Turnabout abounds in this week's quotes
Starters become relievers, losers become winners
Here are some of the notable quotes from around Major League Baseball over the last week:
"I think I only threw four sliders and no changeups. I just hit my spots with my fastball and was moving it up and down in the zone. I felt good. The first time my spot came up, they wanted to pinch-hit for me then. I told Dusty I wanted to stay out there. He said, 'Fine.'"
-- Aaron Harang, after working four innings of relief and striking out nine batters, including seven consecutive, in the Reds' 18-inning loss to the Padres (MLB.com)
"That's something that I just always dreamed about, so I don't even know what to say about that."
-- Carl Crawford on the Rays having the best record in baseball. (St. Petersburg Times)
"He's got better rhythm, better command of where he's throwing it. He's not thinking about it anymore. He's not thinking about his mechanics. Now he's throwing the ball where he wants to, so it's about selecting the right pitch, being committed to it and throwing it."
-- Arizona manager Bob Melvin commenting on pitcher Randy Johnson, who, after a slow start, has had back-to-back strong starts for the Diamondbacks. (Arizona Republic)
"I was hiding in a corner."
-- Travis Hafner, Indians slugger, describing the moments before getting a cortisone shot in his aching shoulder. (MLB.com)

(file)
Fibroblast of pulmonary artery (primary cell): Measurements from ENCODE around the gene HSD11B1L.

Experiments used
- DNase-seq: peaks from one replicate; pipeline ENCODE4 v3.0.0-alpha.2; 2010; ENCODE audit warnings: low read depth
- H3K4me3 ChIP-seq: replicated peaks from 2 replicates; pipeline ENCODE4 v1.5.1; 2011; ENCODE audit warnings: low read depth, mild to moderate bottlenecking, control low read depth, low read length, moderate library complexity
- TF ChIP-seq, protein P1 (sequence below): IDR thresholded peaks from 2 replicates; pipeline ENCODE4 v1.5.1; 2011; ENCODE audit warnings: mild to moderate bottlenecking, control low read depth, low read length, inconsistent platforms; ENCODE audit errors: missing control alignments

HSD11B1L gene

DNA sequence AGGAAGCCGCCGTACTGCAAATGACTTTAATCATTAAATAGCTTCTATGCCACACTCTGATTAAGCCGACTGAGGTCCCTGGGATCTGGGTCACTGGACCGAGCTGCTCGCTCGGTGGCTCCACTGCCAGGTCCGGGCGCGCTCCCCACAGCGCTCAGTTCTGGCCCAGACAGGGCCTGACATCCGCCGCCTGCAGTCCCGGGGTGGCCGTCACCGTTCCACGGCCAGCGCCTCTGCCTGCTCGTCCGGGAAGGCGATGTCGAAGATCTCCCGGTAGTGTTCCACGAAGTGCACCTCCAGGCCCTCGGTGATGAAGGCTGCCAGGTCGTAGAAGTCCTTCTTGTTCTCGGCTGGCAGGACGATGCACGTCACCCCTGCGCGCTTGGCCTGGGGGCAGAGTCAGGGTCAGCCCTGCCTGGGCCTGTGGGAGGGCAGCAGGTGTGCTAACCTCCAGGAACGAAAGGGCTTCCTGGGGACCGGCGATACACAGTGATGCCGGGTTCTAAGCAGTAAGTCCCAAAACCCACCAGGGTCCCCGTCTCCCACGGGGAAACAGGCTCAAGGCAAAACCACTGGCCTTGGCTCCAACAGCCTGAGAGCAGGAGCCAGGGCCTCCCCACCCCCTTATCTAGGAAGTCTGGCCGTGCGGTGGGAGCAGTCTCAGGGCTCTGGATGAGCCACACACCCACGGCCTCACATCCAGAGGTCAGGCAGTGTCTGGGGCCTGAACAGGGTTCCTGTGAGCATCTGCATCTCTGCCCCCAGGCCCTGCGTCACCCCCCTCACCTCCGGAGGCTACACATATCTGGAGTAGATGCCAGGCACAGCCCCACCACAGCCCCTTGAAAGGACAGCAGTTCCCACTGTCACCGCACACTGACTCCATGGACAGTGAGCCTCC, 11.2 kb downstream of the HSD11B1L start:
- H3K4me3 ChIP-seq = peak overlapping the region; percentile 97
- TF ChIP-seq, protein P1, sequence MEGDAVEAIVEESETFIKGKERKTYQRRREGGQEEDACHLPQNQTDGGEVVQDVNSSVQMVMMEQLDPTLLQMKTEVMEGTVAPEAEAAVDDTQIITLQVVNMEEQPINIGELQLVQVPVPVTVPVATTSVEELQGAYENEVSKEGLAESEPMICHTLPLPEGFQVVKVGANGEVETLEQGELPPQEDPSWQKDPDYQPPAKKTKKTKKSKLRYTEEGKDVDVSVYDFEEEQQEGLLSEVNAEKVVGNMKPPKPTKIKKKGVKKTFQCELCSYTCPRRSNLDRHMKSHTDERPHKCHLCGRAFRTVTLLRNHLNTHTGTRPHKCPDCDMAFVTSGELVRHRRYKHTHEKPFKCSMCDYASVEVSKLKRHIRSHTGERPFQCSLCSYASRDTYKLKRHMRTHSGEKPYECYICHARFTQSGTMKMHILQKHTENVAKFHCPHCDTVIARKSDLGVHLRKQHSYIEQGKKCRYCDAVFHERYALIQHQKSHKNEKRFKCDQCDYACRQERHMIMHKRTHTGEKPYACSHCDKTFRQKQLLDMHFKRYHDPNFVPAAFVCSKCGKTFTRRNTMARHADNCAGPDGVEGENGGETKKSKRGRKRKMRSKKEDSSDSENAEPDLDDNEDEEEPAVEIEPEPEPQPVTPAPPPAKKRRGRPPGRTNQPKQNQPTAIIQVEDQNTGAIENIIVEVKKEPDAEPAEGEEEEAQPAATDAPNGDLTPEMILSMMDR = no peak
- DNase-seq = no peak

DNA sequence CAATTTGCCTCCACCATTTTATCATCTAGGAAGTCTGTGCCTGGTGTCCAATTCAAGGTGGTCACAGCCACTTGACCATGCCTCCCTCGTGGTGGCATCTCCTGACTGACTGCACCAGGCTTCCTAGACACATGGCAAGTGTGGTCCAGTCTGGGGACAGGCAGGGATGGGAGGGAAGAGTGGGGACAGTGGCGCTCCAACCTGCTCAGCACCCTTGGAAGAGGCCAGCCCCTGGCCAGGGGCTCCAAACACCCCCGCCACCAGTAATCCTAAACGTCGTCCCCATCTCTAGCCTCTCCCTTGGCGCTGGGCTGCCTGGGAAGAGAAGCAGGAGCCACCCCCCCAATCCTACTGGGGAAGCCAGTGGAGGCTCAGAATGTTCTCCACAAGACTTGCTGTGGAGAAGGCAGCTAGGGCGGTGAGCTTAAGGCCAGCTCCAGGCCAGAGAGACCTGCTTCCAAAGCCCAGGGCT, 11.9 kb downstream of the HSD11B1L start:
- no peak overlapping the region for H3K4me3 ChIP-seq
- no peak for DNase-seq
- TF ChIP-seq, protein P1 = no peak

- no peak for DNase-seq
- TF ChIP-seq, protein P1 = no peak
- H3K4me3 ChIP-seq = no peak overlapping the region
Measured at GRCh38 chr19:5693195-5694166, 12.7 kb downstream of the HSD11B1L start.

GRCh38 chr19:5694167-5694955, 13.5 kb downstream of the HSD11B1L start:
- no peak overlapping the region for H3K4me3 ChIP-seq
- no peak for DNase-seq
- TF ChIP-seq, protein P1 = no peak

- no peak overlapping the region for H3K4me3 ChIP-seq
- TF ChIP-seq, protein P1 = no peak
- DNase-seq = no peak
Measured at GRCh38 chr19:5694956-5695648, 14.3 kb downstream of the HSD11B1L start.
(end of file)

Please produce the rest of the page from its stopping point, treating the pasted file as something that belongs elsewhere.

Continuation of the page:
"Momentum's a big thing. I think guys are starting to feel we're a good club. A swagger? I think so. Just the way we won these five games [counting the Thursday win over the Angels], showing some offensive prowess. It's good to be swinging the bats well 'cause, where we're going, we're going to need it."
-- Greg Zaun commenting on the positive feeling the club has after going 7-2 in its last nine games heading into Tuesday night. (Toronto Star)
"I think they should say that and come out with something like that. Because it is a distraction. The reality is people say, 'No, that doesn't affect the ballclub,' but it does. It does because you come to the ballpark wondering what's going to happen. It's natural as players; we all think like that.
"At one point, I was in that situation when they were talking every day about me being traded when I was in Kansas City. To me, it was thinking it might be today. Tomorrow might be the day. It's not fun coming, wondering like that, every day to the ballpark."
-- Carlos Beltran commenting on the speculation surrounding manager Willie Randolph's job security. (Newsday)
"When I was here, I think I always made time for the fans, and I think they remembered that."
-- Josh Hamilton on playing against the Tampa Bay Rays, the team that drafted him and signed him to his first professional contract. (Dallas Morning News)
"I feel like it's been a long time coming. I happened to get a good pitch to hit. He left a slider up, and I put a good swing on it. That was that. It was kind of like I was on a cloud. I'm quite sure my family back home in Arkansas is pretty happy and fired up too."
-- Brian Barton, after hitting his first career home run on Tuesday night against the Houston Astros. (Belleville (Ill.) News-Democrat)
"Oh, I'm happy. I feel good too. I just hope I'm ready."